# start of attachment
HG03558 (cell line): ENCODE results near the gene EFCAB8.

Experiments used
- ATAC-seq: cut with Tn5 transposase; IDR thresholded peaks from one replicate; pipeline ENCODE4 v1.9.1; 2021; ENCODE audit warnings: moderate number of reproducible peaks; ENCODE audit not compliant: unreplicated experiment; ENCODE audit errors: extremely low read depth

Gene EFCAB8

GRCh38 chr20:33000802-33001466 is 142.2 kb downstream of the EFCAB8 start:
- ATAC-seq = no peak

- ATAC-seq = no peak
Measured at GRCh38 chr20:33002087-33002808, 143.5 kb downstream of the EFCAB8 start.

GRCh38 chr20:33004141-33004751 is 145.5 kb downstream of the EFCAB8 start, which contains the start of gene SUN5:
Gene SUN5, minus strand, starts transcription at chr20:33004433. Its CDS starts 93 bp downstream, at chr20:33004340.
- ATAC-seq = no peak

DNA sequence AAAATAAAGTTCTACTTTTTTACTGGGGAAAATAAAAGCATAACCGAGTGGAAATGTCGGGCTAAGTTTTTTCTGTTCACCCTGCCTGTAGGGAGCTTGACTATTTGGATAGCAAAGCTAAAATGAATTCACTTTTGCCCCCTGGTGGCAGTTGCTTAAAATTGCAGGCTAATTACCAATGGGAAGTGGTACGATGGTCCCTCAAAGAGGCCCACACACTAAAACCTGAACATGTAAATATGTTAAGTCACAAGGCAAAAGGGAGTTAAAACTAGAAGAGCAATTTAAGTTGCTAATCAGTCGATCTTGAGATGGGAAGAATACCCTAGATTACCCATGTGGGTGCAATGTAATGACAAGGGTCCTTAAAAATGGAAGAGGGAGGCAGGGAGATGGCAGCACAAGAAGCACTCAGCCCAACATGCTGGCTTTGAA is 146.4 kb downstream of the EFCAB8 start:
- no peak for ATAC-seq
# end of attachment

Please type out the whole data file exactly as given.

HG03558 (cell line): ENCODE results near the gene EFCAB8.

Experiments used
- ATAC-seq: cut with Tn5 transposase; IDR thresholded peaks from one replicate; pipeline ENCODE4 v1.9.1; 2021; ENCODE audit warnings: moderate number of reproducible peaks; ENCODE audit not compliant: unreplicated experiment; ENCODE audit errors: extremely low read depth

Gene EFCAB8

GRCh38 chr20:33000802-33001466 is 142.2 kb downstream of the EFCAB8 start:
- ATAC-seq = no peak

- ATAC-seq = no peak
Measured at GRCh38 chr20:33002087-33002808, 143.5 kb downstream of the EFCAB8 start.

GRCh38 chr20:33004141-33004751 is 145.5 kb downstream of the EFCAB8 start, which contains the start of gene SUN5:
Gene SUN5, minus strand, starts transcription at chr20:33004433. Its CDS starts 93 bp downstream, at chr20:33004340.
- ATAC-seq = no peak

DNA sequence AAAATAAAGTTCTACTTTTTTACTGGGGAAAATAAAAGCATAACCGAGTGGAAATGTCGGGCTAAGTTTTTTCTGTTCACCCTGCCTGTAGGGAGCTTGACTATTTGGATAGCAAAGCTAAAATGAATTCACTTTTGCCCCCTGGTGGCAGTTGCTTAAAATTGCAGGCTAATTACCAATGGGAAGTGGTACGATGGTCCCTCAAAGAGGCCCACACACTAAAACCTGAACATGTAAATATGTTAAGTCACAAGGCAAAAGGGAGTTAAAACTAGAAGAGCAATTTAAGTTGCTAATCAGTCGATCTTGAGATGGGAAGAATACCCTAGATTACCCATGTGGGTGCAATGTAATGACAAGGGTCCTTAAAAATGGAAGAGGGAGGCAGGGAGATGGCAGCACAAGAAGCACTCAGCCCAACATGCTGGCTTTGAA is 146.4 kb downstream of the EFCAB8 start:
- no peak for ATAC-seq